Thanks for coming! Photos from the 2011 farm visit

August 30th, 2011 by Admin


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What a delight it was to welcome Urban Grain members to Cedar Isle Farm on August 21st. We’d like to thank everyone who journeyed out to Agassiz and shared their enthusiasm for local grain. Here are a few of Yoshi’s photos to remember the day. Stay tuned for news of the harvest soon!

after-a-cool-wet-spring-the-wheat-is-now-maturing-fastAfter a cool, wet spring, the wheat is now maturing fast.

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Members hand-threshed some heritage wheat, and viewed one of the cleaning machines separate the wheat from the chaff.

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During the hay ride, members checked the different varieties of wheat.

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Jeff was the lucky winner of a spectacular basket of specialty flours kindly donated by Anita’s Organic Mill, where Urban Grains CSA flour is milled.

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A local bear and cub made a special guest appearance during the tour.

Thanks to Yoshi Sugiyama for all the photos!

Lush.

July 12th, 2011 by Admin

Green, green, green. This is what Cedar Isle looks like now.memo0085

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Evidence of April & May happenings

May 26th, 2011 by Admin

Jim and Diane have shared some progress photos over the past few months, and it’s inspiring to see the fields taking shape and starting to green up…

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A new season starts with plowing.

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Last year’s grass and clover is turned over by the plow.

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Jim reports that he sometimes puts the tractor on automatic pilot and grabs a snack.

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After smoothing out the plowed ground, the wheat seeds are planted.

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Originally seeded on May 4, this is how one field looked about a week and a half later, on May 16. The variety growing here is “Superb”, new at Cedar Isle.

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CDC Go is growing in this field, and in the above photo you can also see how Jim generally seeds in two passes, so that the rows cross each other diagonally. This helps minimize the spacing between plants, which reduces the suitable spaces available for weeds.

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The soft wheat in the field above was seeded in early April, when Jim finally had some sunny days to work with.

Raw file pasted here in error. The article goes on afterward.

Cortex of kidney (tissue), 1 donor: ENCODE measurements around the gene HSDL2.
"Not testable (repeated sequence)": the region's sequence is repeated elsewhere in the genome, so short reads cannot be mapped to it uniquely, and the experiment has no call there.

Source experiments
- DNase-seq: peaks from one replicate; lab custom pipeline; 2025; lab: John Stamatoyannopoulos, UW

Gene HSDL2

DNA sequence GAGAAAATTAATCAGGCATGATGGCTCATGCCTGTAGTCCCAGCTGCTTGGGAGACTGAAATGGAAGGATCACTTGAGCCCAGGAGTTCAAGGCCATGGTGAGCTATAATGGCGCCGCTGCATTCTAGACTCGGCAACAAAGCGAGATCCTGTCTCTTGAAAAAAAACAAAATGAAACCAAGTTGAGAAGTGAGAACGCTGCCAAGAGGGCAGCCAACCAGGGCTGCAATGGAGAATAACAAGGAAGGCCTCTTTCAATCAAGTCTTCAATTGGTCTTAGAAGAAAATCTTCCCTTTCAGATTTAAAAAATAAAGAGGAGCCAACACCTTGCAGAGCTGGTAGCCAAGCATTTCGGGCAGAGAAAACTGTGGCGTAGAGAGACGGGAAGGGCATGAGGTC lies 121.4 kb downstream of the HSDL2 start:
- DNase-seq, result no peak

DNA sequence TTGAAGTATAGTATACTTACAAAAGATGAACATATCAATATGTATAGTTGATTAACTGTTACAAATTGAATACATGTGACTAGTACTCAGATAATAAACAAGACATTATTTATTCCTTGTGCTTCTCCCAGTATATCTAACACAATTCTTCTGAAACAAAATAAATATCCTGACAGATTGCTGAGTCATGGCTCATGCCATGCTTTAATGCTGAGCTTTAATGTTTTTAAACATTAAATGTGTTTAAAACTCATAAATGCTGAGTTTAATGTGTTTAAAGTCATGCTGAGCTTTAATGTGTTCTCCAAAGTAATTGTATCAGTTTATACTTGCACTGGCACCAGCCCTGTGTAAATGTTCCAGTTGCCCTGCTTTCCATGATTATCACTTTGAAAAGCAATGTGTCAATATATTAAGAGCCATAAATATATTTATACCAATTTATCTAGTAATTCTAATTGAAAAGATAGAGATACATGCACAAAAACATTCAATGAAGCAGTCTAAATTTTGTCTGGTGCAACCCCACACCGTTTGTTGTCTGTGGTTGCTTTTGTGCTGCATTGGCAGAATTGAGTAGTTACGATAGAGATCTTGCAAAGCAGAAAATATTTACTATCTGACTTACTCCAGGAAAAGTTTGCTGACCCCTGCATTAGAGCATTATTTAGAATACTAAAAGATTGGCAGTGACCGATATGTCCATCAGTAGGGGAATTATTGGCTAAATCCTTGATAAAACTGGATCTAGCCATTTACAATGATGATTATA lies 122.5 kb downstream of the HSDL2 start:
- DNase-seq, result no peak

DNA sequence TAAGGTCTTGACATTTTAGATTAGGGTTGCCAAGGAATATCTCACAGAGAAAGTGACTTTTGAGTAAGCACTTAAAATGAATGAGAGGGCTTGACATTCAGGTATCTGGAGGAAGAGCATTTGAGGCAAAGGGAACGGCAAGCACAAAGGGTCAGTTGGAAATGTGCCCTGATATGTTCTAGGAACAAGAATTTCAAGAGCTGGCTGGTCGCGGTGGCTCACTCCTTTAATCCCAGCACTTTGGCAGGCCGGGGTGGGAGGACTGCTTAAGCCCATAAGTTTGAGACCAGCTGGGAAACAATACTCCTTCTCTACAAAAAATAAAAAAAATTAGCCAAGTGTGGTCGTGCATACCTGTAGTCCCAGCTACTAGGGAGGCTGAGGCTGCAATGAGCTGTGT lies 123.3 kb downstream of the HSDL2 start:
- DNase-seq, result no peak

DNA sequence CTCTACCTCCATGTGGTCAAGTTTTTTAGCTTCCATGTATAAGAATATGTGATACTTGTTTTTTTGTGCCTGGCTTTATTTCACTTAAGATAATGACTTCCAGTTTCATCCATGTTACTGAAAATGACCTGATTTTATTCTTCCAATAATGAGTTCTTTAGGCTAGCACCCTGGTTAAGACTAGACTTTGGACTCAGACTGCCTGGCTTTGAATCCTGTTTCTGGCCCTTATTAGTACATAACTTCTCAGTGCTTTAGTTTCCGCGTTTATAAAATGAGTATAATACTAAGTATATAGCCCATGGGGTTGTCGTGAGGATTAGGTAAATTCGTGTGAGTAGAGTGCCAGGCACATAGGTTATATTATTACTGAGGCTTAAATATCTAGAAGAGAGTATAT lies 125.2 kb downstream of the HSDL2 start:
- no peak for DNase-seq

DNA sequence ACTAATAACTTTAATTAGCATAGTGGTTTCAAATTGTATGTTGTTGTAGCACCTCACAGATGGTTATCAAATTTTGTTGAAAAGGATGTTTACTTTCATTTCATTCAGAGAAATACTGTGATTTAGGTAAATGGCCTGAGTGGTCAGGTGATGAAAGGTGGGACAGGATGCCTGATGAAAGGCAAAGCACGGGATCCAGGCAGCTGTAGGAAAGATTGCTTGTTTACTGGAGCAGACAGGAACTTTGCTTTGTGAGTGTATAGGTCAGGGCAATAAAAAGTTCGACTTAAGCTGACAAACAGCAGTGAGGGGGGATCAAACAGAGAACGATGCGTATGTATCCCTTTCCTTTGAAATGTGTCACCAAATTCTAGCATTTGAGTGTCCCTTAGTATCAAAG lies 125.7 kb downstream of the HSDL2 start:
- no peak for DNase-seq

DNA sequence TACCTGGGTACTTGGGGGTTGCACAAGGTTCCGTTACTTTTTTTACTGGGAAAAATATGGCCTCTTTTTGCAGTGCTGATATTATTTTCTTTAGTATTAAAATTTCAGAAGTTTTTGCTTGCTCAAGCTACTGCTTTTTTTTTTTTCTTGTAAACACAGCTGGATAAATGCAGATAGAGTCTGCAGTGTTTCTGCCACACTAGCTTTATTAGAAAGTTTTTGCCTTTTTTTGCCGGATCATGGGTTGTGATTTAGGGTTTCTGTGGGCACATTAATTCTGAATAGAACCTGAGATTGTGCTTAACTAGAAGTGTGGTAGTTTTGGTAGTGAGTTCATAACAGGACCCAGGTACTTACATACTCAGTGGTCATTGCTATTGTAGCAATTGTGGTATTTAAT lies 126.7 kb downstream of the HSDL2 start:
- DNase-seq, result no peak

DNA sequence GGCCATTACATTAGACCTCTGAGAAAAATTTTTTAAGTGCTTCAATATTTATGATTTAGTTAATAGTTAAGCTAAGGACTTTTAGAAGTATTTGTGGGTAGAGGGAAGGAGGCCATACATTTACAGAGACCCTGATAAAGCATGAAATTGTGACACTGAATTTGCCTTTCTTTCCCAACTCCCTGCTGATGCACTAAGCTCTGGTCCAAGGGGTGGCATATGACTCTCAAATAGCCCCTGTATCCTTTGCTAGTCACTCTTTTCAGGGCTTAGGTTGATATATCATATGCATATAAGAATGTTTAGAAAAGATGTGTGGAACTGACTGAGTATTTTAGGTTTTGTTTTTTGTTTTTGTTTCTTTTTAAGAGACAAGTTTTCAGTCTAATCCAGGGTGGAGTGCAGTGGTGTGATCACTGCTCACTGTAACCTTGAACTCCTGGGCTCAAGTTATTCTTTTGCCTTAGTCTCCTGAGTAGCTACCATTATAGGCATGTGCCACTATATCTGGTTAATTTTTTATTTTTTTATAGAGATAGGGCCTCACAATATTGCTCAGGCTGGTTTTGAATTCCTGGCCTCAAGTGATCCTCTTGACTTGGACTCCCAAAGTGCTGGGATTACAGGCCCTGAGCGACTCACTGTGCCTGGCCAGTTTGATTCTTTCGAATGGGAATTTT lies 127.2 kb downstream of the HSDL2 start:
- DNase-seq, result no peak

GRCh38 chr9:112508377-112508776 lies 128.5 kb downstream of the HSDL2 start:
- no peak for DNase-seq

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Straw, baled after last year’s grain harvest, is ready for delivery to a Vancouver community garden. The organic straw will be used to mulch between rows of vegetables.

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Newly hatched chicks are a sure sign of spring!

The grain cleaning machines of Cedar Isle Farm

October 1st, 2010 by Admin


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Meet the Clipper. She was built in the 1920s and needed quite a bit of work done before she was in working order. As the largest machine on the farm, the Clipper is able to move the most grain per hour; having her around greatly speeds up the job.

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In this shot you can see where Jim has rigged up pipes to catch the chaff and weed seeds that flow out of spouts on the side of the Clipper.

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A series of screens with differently shaped holes each filter out particular types of unwanted material. One with round holes (marked RH in the photo above) filters out weed seeds. A slotted tray removes the chaff.

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The Hero is fed from a large tote bag, which hangs from the tractor bucket (outside the frame). This avoids the need for manual feeding by bucket load, but still requires a watchful eye.

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A modern addition: plywood has been added to reinforce the Clipper's aging hopper.

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Finally! Clean seed lands in the tote after being fed through the machine. This is the product which leaves the farm and makes it way home to you.

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But what of all that "waste" we filtered out of the original harvest? Not waste at all - this will be used to feed chickens over the winter.

Harvest update - late September

September 22nd, 2010 by Admin

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Slowly but surely, the grain is coming. Rainy weather in August and September and an overall slower growing season meant that fields were harvested a good deal later than in 2009. Luckily, thanks to Jim, Diane and the kids at Cedar Isle, most of the hard work is now done, and we anticipate delivering your grain for milling in about a week’s time. Anita’s Organics will again be our milling partner this year, and we are looking forward to working with them.